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Condor Potenza dropouts

Discussion in 'Fixed Gear and Single Speed' started by skwerl, 11 Sep 2007.

  1. skwerl

    skwerl New Member

    Location:
    London
    Any have a Potenza with Paul dropouts? Anyone else discovered the major flaw? The screw-on end caps just unscrew themselves when you try and back the tension off.
    You can see in the photo link. Each tensioner has two conical wheel thingies. One is drilled right through and goes on first so it can be screwed up against the dropout to stop the tensioner from loosening itself. The second conical thingie isn't drilled all the way through so screws onto the end of the tesioner, in theory you then turn this one way or t'other to adjust tension. Works fine for increasing tension but as soon as you turn anti-clockwise the thingie unscrews from the threaded tensioner rod.
    I'd noticed this at home before and just grabbed some pliers to turn the threaded section itself. Only occured to me today that if I ever have to back off the tensioners away form home I'm going to have to carry a small set of pliers. Bit pants really.
    Heavy-duty thread-lock may do the trick but it's still a daft design flaw.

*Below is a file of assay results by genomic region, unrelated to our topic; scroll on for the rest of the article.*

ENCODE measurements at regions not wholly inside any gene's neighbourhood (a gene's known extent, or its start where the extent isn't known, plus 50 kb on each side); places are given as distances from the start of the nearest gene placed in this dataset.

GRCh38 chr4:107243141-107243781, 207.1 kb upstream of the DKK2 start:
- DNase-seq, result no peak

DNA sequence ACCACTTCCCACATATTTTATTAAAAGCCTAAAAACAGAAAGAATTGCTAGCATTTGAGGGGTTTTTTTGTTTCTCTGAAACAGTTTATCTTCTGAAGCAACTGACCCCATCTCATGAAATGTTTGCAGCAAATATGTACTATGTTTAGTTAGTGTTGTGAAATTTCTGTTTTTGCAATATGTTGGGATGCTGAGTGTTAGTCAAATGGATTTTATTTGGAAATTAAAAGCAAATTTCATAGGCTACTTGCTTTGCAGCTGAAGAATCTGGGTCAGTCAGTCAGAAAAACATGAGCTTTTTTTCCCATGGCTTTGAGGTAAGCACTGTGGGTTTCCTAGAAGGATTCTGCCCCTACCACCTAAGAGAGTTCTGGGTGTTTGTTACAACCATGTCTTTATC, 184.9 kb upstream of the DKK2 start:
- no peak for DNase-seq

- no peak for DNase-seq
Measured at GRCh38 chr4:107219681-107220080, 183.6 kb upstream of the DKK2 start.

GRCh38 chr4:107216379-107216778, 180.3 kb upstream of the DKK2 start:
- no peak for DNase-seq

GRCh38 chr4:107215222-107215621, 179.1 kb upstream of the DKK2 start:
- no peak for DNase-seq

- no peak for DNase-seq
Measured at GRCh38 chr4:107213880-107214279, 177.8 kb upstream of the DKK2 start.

2. GrahamG

    GrahamG Über Member

    Location:
    Bristol
    That is pants. Really pants. There were some similar things on the horizontal dropouts on my fix - the pliers were no good as it just broke off. Allen bolts might not look as cool but at least they work!
     
  3. skwerl

    skwerl New Member

    Location:
    London
    the problem is (have a look at the photo) that one end of the threaded rod has a cross-headed 'blob' (basically the adjuster is just an M2ish bolt, the head of which pushes against the axle) that contacts the hub axle. so how do you get that threaded rod through the dropout? One end has to be left threaded, which is what Paul have done. If it were me I'd have done it so the 'blob' screwed on to the end of the rod, after it had been inserted through the dropout. that way the knurled adjuster wheel could be permanently attached.
    I think I might use some liquid weld to stick it on there.
     
  4. BringMeMyFix

    BringMeMyFix New Member

    I think a bit of loctite/liquid weld would be good on the offending bit, but it might also be worth getting a bit of grease (or maybe even lighter oil or GT85) covering the threads either side of the track end, and working it in and out for a few passes (using pliers as necessary).

    You never know, might work loose some stray paint or slivers of metal that have got stuck in there. Good luck.
     
  5. skwerl

    skwerl New Member

    Location:
    London
    there's no resistance through the threads when the wheel is off the bike but the problem is that you put pressure on the threads when you tension the chain up. That pressure is too much for the thumb-wheel to cope with so it unscrews.
    I'm going to try liquid solder
     
  6. Canrider

    Canrider Guru

    Have you mentioned it to the folks at Condor? They may have a solution, plus from the sound of it, it's the sort of thing they like to hear about so they can improve it in the future.
     
  7. skwerl

    skwerl New Member

    Location:
    London
    planning to point it out at the cycle show next month